Kalamazoo homeless. Photo by Judy DarleyWhile visiting Kalamazoo, Michigan, I passed a park full of tents. The waitress where I ate lunch confirmed what I feared – the tents were evidence of the growing issue of homelessness. It’s a problem that’s growing in the UK as well, where cuts to benefits are resulting in more people losing their homes when things go wrong.

Think about how that could happen to you, but don’t scare yourself silly. Instead think of what could keep you strong in that situation.

I invite you to write a piece either from the point of view of a) someone holidaying who encounters such a scene, b) from the point of view of someone newly homeless seeing someone holidaying, or c) someone who has been homeless for years responding to a) a holidaymaker, and/or b) someone newly homeless.

Whatever point of view you choose, try rewriting your finished piece from one of the alternate protagonists to see how that changes you reading of the situation.

If you write or create something prompted by this, please send an email to judydarley(at)iCloud.com to let me know. With your permission, I’ll publish it on SkyLightRain.com.

Review – Quartet: The Four Seasons

Quartet coverEdited by Deborah Gaye of Avalanche books, Quartet is a celebration of the moods that make up each season. The anthology of poetry and short prose doubles up as an almanac reminding us of the best that every quarter of the year has to offer.

Two of my pieces, a poem and a flash fiction (More Water Than Land and The Moth Room), lodge in these pages, among with many, many others. We begin in winter with a murmuration, glimpses of lapwings, an “upturned umbrella” on Pendine Sands, and the generosity of a dawn sky “layered in gold.”

In DecemberJohn Mole welcomes nostalgia in the form of “our ghosts/ as they come out of hiding/ to warm their hands/ at the fire we have made”, while in Foula, Auls Yule, Katrina Porteous invites us to “drink to the days/ the sun makes ripe”.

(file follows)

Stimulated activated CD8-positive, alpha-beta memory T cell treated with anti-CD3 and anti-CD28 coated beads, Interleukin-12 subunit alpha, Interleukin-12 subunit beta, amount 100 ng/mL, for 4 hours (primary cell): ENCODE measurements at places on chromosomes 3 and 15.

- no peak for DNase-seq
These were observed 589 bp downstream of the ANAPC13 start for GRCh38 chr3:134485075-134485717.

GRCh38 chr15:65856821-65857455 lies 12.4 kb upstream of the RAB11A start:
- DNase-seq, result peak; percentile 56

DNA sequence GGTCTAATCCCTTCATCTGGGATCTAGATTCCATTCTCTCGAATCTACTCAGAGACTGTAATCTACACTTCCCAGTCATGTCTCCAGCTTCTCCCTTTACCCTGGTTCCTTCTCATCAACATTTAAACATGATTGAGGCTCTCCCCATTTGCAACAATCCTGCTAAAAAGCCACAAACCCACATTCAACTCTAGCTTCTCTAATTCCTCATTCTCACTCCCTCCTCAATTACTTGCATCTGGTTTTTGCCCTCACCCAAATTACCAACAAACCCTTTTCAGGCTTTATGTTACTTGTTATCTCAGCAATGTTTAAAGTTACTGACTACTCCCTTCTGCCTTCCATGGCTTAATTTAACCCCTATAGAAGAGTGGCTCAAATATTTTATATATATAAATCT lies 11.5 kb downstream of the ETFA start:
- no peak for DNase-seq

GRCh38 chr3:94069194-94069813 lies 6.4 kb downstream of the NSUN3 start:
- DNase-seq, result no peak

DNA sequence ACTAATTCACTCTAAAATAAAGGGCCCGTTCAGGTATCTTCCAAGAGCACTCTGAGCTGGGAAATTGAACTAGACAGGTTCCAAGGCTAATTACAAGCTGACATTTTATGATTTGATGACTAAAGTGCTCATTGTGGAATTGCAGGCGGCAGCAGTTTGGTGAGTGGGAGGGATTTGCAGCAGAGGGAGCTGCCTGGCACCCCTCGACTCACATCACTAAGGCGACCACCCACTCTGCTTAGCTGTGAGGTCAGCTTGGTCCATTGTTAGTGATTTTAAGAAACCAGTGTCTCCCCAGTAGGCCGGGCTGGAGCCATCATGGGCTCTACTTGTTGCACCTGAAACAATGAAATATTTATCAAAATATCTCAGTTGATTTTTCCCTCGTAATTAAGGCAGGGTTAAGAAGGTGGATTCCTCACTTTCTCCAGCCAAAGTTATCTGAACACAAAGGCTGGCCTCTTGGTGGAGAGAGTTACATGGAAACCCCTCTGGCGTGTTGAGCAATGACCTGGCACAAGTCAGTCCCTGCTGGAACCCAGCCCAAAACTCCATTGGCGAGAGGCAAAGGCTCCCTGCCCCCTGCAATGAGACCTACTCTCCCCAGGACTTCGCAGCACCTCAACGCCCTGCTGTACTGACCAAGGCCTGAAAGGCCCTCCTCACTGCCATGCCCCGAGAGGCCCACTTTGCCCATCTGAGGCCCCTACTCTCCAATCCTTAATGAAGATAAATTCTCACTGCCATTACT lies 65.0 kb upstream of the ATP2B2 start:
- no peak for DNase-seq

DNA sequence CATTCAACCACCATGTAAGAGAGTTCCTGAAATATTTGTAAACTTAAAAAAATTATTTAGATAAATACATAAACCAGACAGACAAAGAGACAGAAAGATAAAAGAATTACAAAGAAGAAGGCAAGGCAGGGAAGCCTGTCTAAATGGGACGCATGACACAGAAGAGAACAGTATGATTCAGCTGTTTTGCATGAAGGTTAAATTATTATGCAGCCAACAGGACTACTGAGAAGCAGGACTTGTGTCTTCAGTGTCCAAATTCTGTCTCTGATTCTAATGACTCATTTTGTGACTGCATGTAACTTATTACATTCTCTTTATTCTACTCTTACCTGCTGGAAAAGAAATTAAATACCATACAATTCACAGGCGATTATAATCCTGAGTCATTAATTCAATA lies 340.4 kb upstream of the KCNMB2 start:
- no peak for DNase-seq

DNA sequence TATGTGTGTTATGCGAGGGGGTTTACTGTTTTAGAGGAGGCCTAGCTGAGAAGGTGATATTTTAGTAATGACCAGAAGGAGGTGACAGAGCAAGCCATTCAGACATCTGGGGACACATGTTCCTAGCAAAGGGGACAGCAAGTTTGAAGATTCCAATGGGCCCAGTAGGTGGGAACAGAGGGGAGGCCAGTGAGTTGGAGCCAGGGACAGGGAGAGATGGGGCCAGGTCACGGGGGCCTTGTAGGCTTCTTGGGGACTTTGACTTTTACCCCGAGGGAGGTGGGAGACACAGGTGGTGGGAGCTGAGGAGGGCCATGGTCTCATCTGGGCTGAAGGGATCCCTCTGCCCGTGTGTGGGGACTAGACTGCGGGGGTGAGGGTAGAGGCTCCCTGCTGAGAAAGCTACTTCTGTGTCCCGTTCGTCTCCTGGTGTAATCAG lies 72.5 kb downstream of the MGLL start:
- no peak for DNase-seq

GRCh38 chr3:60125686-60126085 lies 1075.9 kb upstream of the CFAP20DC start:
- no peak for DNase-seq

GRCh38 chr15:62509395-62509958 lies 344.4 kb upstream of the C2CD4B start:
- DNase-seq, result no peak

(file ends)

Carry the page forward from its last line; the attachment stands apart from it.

In Precious, Gaia Holmes evokes the magic of ice working “its dark magic,/ gliding and glazing/ the grid of dull roads,/ laminating grass/ and slug tracks,/ making rotten fence posts/ precious”. It’s such a vivid, recognisable scene of the ordinary rendered spectacular. Continue reading

Enter the Lucy Cavendish College Fiction Prize 2019

Bud. Photo by Judy DarleyThe Lucy Cavendish College Fiction Prize 2019 invites entries from women over the age of 21 who have written a novel “that marries literary merit with unputdownability.”

The judges say they’re equally open to literary fiction and genre fiction, as well as to young adult fiction and children, providing they are primarily word-based.

Your submission must be previously unpublished, and you must not have had other full-length novels published. However, having short stories, poetry, non-fiction or picture books published previously does not exclude you.

To be considered, you need to submit the first 40-50 pages of the novel via the online form and a five to ten-page synopsis of the remainder.

The entry fee is £12.

All shortlisted entrants receive a half-hour one-to-one consultation and editorial feedback from PFD literary agency. In addition, the 2019 winner will receive a cash prize of £1,500.

Shortlisted applicants will also be invited to the Annual Fiction Prize dinner at Lucy Cavendish College, Cambridge, on Thursday 23rd May 2019.

Find out about previous winners.

For full details, visit www.lucy-cav.cam.ac.uk/fictionprize/how-to-enter, and make sure you follow the competition Terms and Conditions.

The closing date for entries is 12 noon on Friday 8th February 2019.

Writing prompt – sea

Oban bay. Photo by Judy DarleyHappy New Year! Have you had any time to write or read over the festive period? I’m currently reading the wonderful A Field Guide to Getting Lost by Rebecca Solnit. Early on in the book, the author mentions the correlations between science and the creative arts, drawing the distinction between the two thus:

“They [scientists] transform the unknown into the known, haul it in like fishermen; artists get you out into that dark sea.”

What dark sea would you choose to lure readers, viewers and other bystanders into? What might they discover through allowing you to get their feet wet, and following you, possibly far, beyond their depth?

If you write or create something prompted by this, please send an email to judydarley(at)iCloud.com to let me know. With your permission, I’ll publish it on SkyLightRain.com.

Writerly resolutions for 2019

Spring crocus cr Judy DarleyAs we edge into the greyest month of the year, this feels like the ideal time to take stock and see what’s working or not working in your creative life.

But this I mean not necessarily whether you’re creating and selling more, but, rather, whether the moments you can find to write, paint or whatever is continuing to satisfy you, and whether you feel you’re making progress, whatever that may mean to you.